For my entire adult life, I have been superficially...unlucky. Small things, like getting stopped by trains on my way to class or having to come into work early only for the shift to be canceled right as I arrive. Never anything significant, and certainly not enough for me to ever complain. If I am honest, I've got a blessed life. I have a great relationship with my siblings and parents. I have a wonderful, loving, supportive girlfriend who cares deeply about both myself and my family. I attend a great, albeit difficult school and am receiving a robust education, which has helped form me into the man I am now. I love what I do, and my future seems to be bright. With all of this in mind, you may think my life is all figured out. It is not. Only our God knows the uniqueness of the journey that is set before each of us. I needed to learn how to let God take the lead.
Our God is in the heavens;
As a young man, I wanted nothing to do with Him or his church. When I was a child, my parents made me come to this house with a blood-covered man at the front, and I wasted an hour of my precious Sunday every week. I felt apathetic towards the church. I couldn't care less what this bloody, broken man nailed to a cross thought about me and stopped going to church as soon as I was old enough to pretend that I was busy. I can pinpoint that I felt the most disconnected from the church, and this moment was when I left for college. I was on my own. I was practically an adult. "I don't need the church. I have my personal code and set of morals. I'll stay true to myself and what I believe. The church is messed up anyway, what with touching altar boys and whatnot. I don't want to be a part of a church that allowed that to happen." These are the things I told myself to justify walking away from God instead of seeking a higher purpose and the road to sanctity.
Transgression speaks to the wicked
Unluckily, I had a group of friends as a freshman who shared the same sentiment, who disliked the church and had no faith. They nudged me closer and closer to a life of complete rejection of the church. I started dating, which I hadn't until college and tried things I told myself I never would. How rocksteady were those morals when confronted with momentary pleasure? They could never hold up. I was spending all of my energy chasing fleeting happiness and brief experiences of immediately evaporating pleasure. I craved the next buzz, completely content to live my life consumed by sin. I didn't care about anybody. What was the result? My relationships started to crumble. I spent so much time utterly ignoring my conscience, spending zero time in prayer or active discernment, and missing God's purpose for my life. I lost sight of what makes romantic relationships loving, viewing them almost machiavellian, merely a means to an end. The relationship became more and more abusive, and I didn't want to realize that I was the one being abused. I thought I was okay with being used for sexual purposes, as long as I felt that moment of happiness that made it all worth it. I started becoming upset with it but would always just be shut down for it by her. She was often telling me if I kept looking for love and a purpose, she would leave me. She was always disappointed. I was never good enough. Eventually, I was even losing what I thought I needed in the relationship. She would tell me repeatedly that I wasn't good enough sexually, I never lasted long enough, and that I didn't satisfy her.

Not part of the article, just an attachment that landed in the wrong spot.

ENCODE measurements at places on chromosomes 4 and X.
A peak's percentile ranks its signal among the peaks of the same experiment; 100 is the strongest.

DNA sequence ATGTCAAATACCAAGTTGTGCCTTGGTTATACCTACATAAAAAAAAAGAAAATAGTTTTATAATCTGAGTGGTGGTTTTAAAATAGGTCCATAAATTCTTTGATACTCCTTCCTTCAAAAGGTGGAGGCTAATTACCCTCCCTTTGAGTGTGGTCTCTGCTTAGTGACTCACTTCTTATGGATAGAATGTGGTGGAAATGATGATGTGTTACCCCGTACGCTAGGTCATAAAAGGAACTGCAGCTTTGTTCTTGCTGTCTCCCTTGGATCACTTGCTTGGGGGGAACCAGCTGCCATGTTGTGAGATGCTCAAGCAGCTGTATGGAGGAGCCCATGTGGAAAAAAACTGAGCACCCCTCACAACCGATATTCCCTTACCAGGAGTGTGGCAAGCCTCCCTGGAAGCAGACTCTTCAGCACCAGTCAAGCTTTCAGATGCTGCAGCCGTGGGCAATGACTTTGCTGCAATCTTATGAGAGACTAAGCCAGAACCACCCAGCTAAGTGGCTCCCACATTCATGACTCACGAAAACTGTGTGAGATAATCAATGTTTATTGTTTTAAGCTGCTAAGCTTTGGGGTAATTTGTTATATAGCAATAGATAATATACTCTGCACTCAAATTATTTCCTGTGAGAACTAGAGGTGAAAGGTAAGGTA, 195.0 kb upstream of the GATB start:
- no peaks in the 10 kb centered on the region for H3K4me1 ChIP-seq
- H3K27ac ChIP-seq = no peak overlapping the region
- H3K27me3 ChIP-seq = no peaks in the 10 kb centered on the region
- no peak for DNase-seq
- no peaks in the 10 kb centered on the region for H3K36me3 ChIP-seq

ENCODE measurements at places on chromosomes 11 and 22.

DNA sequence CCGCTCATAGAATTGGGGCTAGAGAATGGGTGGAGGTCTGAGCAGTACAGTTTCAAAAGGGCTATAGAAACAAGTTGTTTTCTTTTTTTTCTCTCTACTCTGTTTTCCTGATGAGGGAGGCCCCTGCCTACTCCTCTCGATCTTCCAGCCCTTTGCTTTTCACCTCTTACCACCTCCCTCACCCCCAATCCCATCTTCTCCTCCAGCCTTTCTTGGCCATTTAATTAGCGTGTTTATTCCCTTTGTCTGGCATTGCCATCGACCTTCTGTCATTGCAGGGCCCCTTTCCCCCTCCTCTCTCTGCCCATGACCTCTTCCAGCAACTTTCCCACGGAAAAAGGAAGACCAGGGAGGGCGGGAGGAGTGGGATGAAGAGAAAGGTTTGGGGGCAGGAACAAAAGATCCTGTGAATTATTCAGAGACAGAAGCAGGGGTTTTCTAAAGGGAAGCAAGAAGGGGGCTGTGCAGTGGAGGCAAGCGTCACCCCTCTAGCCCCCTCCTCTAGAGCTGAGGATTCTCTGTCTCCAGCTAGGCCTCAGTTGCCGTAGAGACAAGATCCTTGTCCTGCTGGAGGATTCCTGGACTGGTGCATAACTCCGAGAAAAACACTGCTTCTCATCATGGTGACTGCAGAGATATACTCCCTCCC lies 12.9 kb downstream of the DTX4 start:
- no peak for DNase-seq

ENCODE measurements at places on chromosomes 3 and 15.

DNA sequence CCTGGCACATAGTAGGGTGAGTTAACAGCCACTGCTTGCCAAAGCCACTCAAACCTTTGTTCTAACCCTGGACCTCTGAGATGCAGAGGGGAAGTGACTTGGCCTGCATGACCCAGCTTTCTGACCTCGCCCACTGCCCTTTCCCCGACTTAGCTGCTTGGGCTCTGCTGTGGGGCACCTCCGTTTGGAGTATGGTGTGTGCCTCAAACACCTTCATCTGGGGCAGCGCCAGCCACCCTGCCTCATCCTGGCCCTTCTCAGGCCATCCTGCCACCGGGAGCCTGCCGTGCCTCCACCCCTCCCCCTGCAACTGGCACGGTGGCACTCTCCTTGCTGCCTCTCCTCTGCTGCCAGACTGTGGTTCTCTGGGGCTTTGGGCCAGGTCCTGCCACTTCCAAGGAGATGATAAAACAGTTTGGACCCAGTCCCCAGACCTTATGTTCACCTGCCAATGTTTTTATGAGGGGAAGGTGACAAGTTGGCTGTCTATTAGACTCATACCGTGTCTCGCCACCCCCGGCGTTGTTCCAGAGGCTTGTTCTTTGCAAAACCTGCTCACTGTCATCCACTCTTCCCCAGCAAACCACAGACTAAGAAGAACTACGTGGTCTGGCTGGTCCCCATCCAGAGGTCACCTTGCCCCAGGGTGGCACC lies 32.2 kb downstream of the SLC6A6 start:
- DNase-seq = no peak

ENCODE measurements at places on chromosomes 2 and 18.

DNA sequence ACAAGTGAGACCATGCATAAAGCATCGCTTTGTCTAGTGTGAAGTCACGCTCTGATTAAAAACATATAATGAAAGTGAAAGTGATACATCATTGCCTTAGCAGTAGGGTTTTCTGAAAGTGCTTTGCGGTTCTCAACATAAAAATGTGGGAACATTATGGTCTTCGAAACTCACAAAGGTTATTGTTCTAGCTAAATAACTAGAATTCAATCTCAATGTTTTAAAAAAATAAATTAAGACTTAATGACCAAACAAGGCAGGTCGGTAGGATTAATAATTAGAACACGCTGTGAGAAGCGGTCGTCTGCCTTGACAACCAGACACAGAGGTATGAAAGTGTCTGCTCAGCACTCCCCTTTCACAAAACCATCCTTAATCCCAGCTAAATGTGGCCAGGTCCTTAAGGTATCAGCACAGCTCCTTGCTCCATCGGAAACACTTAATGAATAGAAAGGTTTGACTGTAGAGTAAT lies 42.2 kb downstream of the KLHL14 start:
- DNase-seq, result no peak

You know the insults I receive,
In the lowest of the valleys, the devil comes to you to tell you that you aren't enough. And, we aren't. We must seek Christ to be complete. In the winter of my junior year, I was confronted with a good friend who challenged me to attend our church's retreat, put on twice a year by other college students. He knew I was previously catholic and managed to guilt me into going. It changed my life. I met a community of people focused intensely on one thing alone: get as many people to heaven as they could. On the first night of the retreat, I met a wonderful young woman who helped me relax, open myself up, and just to be myself. I was surrounded by people who loved me in a real way. They loved me because I was their brother in Christ. They showed me how to love to the full. They did this by showing me that the ways I was giving and receiving love in my previous romantic relationship could not functionally lead me to God. My eyes were opened, my spirit and soul awakened. I do believe that retreat saved me.
O magnify the Lord with me,
We can only know ourselves in the light of Christ. If we put barriers between ourselves and Christ or attempt to separate ourselves from his path, plan, or promises, we will walk from light into darkness. After the retreat had ended, the women that God used to awaken my soul didn't think I'd remember her, but we've now been dating for months. We place Christ first in our relationship. She makes me a complete version of myself. How does she do this? Together, we seek our Lord every day by walking on the path of holiness. On this difficult journey of faith, we can become genuinely ourselves; the people that God desires us to be. As for me and my significant other, we can become more united to each other and by serving God and lovingly seeking our vocation.
While I may be pretty unlucky in the smallest of ways, I can say that because Christ loves me and has given me so many blessings and reasons to fight for him, I am the luckiest man in the world.
Return, O my soul, to your rest,